Symptoms: Although many STD sufferers may not exhibit any symptoms at all, some might experience discharge, blisters, or irritation in the vaginal region.

Causes: Sexual encounter with infected individual(s). 

5. Vaginal atrophy: 

Vaginal atrophy, also known as atrophic vaginitis, is a condition where the tissues of the vagina become thin, dry, and irritated as a result of a drop in oestrogen levels. It frequently occurs in women before and after menopause, although it can also happen during nursing or right after cancer treatment. The use of vaginal lubricants or moisturisers, hormone replacement therapy, and medications to improve vaginal thickness and suppleness are all possible treatments for vaginal atrophy. Frequent vaginal stimulation and sexual activity can also support vaginal health maintenance and prevent atrophy.

Symptoms: Vaginal dryness, itching, burning, painful intercourse are all signs of vaginal atrophy.

Causes: Decreased oestrogen levels during breastfeeding, menopause, medical treatments, smoking, lack of sexual activity.

6. Fibroids: 

Vaginal fibroids, sometimes called uterine fibroids or leiomyomas, are growths that occur within or close to the uterus. Although vaginal fibroids are often asymptomatic, if they become large enough, they can result in heavy menstrual flow, pelvic discomfort and urinary issues.

Depending on the severity of the symptoms, fibroids may require surgical removal. In order to treat symptoms, hormone therapy or nonsteroidal anti-inflammatory medicines (NSAIDs) may also be used.

Symptoms: Heavy menstrual flow, pelvic pain and discomfort, urinary problems.

Causes: The cause of vaginal fibroids is unknown, though, it is thought that a mix of hereditary and hormonal factors may be responsible.

Top tips on how to prevent gynaecological conditions 

While you may not be able to fully avert the risk of developing gynaecological problems over your lifetime, taking preventive measures can definitely help. Check out the following top tips to prevent these conditions:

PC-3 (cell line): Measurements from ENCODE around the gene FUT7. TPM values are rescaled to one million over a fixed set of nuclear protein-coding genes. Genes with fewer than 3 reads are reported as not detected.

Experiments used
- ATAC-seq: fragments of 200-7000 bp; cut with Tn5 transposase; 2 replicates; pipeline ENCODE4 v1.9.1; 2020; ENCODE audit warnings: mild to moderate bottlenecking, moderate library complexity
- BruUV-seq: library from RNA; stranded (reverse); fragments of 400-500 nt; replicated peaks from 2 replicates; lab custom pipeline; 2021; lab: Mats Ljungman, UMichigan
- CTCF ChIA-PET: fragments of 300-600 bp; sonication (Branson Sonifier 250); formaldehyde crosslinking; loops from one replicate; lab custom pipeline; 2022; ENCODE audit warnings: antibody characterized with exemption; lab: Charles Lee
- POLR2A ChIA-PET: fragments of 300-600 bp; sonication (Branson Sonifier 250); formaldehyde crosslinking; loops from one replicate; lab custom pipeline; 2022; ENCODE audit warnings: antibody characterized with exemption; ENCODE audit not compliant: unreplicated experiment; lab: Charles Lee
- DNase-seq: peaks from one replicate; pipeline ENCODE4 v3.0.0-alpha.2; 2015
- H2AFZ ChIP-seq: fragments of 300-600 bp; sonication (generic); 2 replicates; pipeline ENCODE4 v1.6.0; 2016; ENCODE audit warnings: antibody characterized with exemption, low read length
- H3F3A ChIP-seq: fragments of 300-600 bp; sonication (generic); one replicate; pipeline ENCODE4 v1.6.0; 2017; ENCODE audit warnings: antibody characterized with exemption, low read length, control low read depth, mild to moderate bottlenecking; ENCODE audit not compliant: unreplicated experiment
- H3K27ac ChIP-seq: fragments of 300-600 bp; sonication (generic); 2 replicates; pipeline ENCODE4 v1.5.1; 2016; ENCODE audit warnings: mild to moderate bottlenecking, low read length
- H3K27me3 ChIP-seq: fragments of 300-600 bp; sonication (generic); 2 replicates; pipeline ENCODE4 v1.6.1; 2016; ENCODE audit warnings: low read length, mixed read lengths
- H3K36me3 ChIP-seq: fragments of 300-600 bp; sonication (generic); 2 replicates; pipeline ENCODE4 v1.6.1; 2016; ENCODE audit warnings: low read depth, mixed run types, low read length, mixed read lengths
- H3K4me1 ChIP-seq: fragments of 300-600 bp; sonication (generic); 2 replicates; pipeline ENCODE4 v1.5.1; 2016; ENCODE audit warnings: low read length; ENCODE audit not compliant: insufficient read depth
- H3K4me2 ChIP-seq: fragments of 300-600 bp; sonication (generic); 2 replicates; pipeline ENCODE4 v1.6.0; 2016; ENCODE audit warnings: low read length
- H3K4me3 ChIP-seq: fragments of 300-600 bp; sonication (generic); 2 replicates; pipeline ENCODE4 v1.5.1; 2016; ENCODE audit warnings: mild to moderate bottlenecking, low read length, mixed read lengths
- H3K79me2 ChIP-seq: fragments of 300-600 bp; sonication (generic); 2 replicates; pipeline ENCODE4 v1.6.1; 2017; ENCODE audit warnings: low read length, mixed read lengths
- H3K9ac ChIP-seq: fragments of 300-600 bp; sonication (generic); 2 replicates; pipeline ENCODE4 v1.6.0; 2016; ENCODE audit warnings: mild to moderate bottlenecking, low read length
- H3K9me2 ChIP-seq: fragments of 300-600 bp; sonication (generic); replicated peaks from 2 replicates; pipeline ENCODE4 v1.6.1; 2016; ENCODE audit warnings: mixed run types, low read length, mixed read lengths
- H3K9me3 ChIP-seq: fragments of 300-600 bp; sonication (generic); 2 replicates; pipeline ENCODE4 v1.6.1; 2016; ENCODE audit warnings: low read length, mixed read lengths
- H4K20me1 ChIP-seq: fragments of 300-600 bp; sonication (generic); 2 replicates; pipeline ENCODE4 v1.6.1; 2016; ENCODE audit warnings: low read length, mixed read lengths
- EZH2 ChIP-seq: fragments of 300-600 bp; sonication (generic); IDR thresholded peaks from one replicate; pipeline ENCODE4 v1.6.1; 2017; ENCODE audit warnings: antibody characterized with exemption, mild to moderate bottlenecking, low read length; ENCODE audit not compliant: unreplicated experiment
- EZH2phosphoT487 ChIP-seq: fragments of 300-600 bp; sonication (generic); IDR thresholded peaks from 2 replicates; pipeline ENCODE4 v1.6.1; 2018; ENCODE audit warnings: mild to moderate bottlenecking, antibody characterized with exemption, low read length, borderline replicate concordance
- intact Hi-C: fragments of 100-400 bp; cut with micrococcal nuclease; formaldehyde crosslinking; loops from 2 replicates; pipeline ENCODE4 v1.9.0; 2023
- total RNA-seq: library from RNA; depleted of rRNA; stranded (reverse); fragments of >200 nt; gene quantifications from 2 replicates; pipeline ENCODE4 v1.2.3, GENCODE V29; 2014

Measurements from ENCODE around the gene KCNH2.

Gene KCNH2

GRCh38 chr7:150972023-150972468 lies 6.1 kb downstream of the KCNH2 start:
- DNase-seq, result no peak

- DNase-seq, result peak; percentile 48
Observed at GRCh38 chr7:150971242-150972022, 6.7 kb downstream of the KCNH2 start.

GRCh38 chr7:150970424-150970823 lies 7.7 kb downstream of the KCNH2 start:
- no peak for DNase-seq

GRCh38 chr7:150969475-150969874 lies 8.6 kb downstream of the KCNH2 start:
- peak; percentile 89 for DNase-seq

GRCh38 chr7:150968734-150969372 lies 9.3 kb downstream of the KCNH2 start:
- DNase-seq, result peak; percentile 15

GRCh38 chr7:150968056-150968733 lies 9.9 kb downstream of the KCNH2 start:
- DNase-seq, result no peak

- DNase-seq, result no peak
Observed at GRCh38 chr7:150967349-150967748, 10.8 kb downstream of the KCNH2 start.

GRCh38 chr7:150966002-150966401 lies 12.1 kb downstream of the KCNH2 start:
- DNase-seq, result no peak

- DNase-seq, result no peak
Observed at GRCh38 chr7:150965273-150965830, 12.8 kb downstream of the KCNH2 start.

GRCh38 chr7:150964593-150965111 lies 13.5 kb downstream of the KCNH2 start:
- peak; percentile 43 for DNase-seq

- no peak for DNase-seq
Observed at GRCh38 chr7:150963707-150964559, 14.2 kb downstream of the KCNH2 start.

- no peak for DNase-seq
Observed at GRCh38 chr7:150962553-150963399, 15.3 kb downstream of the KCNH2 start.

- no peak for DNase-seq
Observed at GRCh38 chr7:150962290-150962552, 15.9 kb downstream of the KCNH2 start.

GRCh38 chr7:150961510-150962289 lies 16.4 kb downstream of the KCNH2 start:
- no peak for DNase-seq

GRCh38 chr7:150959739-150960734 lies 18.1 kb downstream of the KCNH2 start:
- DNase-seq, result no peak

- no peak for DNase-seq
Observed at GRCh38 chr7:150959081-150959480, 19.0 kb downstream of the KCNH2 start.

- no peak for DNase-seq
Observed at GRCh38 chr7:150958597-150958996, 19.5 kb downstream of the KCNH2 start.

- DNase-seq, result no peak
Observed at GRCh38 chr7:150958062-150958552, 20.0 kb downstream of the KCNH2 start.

1. Practise safe sex:
    When engaging in sexual intercourse, it is recommended to use contraceptives like condoms to prevent the risk of contracting STDs.
  1. Post workout hygiene:
    Having an active lifestyle has many benefits, however, improper hygiene practices post-workout can be detrimental. To prevent bacterial infections (they love warm, damp places) it’s important to remove underwear and sweaty gym clothing as soon as possible after working out and to shower. 
  2. Balanced diet:
    A diet which contains a good variety of nutrients can provide proper nourishment, helping to prevent and manage the risk of diseases.
  3. Body weight maintenance:
    Body weight can be a factor in not only gynaecological issues but also multiple chronic illnesses like heart disease. Many women who have BMIs above the recommended range experience irregular period cycles and PCOS in some severe cases. It can also increase your risk of some conditions.
  4. Regular checkup and testing:
    While this tip may seem boring, the truth is that regular checkups and screenings (your smear test, for example), can help to detect any early signs of gynaecological problems.

Future-proofing your gynaecological health 

Gynaecological issues are quite common and most of the problems now have medical treatments, but they can have life-threatening consequences if left untreated or undiagnosed for a long period of time. By consulting a gynaecologist regularly you can feel confident that any issues will be found and treated early.